Tag Archives: species concepts

How do new species form?

by Piter Kehoma Boll

A long, long time ago, I wrote two posts here about the definition of species, explaining briefly the most important horizontal and vertical species concepts. So we all agree that species exists, but how they emerge? How one species become two, or how one species become another?

The phenomenon by which it occurs is called speciation. Well, sort of… It all depends on how you define a species, actually (so be certain to have read the posts I mentioned above).


Model of a lineage splitting into two lineages that evolve independently and eventually become separated species. Extracted from Hawlitschek et al. (2012)*

Speciation is usually defined as the evolution of reproductive isolation, therefore it deals more with the concept of biological species, but also with the ecological concept and certainly needs some insights on the vertical concepts. If two populations are reproductively isolated, it means that the individuals of one of them are unable or unwilling to breed with those of the other. This usually arrives through genetic and ecological differences that lead to differences in behavior, morphology, physiology. And considering that, we can classify reproductive isolation into two groups: pre-zygotic and post-zygotic isolation.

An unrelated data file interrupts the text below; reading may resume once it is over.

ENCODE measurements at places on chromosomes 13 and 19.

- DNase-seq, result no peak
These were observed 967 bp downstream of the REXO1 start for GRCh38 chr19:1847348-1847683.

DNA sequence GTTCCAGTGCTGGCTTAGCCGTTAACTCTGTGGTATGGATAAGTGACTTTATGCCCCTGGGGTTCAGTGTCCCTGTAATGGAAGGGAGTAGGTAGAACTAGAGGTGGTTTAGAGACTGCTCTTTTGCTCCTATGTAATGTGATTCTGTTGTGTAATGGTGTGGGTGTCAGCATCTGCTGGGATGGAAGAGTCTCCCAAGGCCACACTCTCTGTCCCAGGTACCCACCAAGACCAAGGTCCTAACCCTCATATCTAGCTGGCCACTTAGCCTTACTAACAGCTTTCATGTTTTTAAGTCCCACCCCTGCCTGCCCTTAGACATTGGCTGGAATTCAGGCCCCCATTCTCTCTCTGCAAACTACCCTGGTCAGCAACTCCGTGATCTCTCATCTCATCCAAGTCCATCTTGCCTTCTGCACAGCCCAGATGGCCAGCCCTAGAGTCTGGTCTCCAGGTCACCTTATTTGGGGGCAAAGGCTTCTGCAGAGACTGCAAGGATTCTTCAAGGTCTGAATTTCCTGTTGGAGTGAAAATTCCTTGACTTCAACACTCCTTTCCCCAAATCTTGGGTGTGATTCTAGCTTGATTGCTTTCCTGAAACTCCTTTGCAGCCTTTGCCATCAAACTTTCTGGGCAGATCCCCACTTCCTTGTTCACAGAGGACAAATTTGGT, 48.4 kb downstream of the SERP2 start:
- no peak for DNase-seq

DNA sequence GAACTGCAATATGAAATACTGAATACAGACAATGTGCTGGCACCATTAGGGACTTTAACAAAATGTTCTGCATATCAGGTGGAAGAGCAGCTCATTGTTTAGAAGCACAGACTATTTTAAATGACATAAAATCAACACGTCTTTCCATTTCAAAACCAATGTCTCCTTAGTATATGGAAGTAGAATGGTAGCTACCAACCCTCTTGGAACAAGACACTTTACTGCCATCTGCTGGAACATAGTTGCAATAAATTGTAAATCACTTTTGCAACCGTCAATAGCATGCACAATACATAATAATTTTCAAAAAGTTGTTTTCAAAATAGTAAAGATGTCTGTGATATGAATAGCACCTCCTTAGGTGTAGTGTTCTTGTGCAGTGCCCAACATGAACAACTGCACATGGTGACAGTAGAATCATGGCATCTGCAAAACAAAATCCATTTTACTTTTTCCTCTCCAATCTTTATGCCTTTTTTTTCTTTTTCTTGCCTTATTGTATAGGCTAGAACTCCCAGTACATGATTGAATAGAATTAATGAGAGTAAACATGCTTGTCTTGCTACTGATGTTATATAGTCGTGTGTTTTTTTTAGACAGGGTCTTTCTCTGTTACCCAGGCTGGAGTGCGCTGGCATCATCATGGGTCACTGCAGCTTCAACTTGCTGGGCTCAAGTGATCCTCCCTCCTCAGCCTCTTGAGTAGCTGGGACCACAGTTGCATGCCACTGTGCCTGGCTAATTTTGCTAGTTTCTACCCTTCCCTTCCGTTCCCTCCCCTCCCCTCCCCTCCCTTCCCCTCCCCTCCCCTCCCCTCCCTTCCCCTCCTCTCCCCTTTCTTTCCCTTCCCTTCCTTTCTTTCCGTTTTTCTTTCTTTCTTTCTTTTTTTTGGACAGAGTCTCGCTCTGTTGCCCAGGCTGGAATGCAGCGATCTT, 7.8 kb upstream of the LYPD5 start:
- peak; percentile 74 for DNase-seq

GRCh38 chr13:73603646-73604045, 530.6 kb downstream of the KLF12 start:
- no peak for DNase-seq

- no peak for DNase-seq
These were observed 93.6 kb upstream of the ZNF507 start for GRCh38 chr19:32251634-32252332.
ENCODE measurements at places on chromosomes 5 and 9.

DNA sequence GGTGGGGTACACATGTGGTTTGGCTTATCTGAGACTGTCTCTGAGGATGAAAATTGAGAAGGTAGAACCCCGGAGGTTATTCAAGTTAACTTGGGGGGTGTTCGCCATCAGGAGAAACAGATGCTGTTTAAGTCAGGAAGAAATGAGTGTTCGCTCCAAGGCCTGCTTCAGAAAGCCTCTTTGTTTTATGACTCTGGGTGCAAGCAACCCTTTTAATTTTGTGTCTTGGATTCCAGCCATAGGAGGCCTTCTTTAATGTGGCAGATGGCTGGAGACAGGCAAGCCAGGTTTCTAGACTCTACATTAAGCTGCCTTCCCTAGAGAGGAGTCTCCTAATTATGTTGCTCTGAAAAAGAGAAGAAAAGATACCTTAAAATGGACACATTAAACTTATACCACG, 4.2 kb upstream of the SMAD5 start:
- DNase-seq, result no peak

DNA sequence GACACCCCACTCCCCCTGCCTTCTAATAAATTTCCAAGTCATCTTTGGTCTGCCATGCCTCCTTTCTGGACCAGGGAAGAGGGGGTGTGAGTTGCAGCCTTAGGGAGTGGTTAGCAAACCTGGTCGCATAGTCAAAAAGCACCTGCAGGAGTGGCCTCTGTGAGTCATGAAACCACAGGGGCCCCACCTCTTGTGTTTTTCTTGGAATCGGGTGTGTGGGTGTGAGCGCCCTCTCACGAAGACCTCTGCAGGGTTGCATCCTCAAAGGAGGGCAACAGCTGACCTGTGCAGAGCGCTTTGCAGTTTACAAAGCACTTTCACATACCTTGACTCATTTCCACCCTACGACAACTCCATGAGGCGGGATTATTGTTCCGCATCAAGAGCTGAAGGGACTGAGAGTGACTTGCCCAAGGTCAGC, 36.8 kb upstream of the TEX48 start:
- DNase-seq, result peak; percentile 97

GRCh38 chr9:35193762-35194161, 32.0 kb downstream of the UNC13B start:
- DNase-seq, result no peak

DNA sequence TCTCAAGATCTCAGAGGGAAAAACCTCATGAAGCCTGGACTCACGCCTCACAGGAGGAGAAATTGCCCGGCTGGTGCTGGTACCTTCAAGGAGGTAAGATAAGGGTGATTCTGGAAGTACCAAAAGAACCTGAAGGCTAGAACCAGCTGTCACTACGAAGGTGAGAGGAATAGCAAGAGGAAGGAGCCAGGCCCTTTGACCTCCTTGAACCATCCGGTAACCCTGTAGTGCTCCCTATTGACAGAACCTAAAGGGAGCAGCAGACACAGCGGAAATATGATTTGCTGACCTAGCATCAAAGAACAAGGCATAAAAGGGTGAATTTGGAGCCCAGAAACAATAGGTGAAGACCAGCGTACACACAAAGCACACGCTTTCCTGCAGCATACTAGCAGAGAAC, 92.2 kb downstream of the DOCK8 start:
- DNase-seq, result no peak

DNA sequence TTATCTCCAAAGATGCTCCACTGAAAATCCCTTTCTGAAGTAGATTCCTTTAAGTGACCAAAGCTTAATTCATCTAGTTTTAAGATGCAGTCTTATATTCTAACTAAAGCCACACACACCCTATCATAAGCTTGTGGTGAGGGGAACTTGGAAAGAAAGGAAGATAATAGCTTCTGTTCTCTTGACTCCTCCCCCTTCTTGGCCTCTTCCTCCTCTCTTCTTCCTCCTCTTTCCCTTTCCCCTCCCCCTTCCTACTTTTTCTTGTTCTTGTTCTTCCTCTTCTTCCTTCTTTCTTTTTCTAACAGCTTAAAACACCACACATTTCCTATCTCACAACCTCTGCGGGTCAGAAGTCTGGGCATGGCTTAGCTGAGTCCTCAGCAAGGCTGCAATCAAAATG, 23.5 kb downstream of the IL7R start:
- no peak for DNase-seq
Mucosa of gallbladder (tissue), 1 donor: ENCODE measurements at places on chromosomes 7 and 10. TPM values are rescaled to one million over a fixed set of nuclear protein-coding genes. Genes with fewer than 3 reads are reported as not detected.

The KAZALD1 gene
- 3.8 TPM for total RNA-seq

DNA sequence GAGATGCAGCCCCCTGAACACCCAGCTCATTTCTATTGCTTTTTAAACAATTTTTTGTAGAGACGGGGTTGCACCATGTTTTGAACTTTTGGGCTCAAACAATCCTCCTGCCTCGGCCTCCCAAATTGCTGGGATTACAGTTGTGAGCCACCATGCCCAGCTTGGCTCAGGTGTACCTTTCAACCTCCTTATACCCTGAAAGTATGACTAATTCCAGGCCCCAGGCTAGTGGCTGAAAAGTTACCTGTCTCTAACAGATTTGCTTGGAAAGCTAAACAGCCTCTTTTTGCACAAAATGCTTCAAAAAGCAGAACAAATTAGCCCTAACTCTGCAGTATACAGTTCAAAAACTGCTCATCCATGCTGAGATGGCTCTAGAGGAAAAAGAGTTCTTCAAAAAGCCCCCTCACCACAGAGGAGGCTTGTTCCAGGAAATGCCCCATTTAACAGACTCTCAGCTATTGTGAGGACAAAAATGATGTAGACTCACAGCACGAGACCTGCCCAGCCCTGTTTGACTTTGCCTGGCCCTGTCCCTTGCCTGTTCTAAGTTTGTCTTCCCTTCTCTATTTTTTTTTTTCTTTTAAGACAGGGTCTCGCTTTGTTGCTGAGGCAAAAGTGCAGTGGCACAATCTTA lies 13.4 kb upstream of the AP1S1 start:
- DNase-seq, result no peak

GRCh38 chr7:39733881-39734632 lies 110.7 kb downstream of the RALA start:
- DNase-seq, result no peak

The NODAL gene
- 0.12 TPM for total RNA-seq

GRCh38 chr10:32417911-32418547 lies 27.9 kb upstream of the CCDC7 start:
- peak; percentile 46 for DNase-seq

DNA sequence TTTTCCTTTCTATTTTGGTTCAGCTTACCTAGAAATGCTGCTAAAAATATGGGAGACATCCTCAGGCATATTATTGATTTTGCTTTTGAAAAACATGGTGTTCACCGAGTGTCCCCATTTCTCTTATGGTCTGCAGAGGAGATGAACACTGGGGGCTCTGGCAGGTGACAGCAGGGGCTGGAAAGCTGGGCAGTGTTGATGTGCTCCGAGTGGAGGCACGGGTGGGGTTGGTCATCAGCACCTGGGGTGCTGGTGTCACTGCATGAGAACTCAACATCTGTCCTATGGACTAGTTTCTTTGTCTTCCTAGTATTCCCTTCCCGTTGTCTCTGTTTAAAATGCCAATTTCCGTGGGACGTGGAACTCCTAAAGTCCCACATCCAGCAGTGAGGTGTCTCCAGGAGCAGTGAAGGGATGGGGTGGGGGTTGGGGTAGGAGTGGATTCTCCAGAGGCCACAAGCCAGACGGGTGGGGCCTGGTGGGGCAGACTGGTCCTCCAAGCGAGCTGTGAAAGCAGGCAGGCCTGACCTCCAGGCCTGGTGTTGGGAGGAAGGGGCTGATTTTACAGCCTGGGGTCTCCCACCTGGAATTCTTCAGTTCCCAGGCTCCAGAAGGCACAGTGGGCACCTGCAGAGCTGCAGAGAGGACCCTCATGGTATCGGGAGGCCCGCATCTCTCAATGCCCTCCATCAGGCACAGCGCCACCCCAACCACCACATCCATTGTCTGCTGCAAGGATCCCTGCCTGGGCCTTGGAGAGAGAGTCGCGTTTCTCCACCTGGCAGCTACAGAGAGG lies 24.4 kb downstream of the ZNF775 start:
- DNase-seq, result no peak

In pre-zygotic isolation, the two species are reproductively isolated because they do not want or cannot mate and produce an zygote. This may happen simply because of different behaviors in which the two species occupy different places in the environment, mate at different times of the year or even because they are not sexually attracted to each other. There are several experiments using fruitflies that demonstrate how this may evolve pretty fast.

In the late 1980s, William R. Rice and George W. Salt separated individuals of Drosophila melanogaster depending on their preference for dark × light and wet × dry environments, allowing them to mate only with other specimens showing the same preferences. After several generations, the individuals of one group were unable to mate with those of other groups because of their strong habitat preferences, making them unlikely to interact. A similar experiment was performed by Diane Dodd using the species Drosophila pseudoobscura, in which one population was raised with starch as food and other with maltose as food. In this case, after several generations the flies showed a strong preference to mate with individuals of the same group and to reject those of the other group.


Evolution of reproductive isolation in fruit flies of the species Drosophila pseudoobscura after several generations fed with different sugars.

Such speciation events are called ecological speciation and are also well-documented in the widl, especially regarding fish preferring different habitats, such as shallow × deep water or still × running water. Eventually the individuals will diverge into two groups that are ecologically isolated in the same environment and consequently become reproductively isolated as well.

Post-zygotic isolation is generally a more advanced form of isolation that indicates deep genetic divergences. This is more commonly associated with the notion of biological species and is based on the inability of the individuals of the two species to produce viable offspring. They may mate with each other and even produce a zygote, but this will be unable to developed into an embryo or the offspring will be sterile or otherwise unable to survive enough to breed. A classical example is the mule, the hybrid of a mare and a donkey that is usully sterile.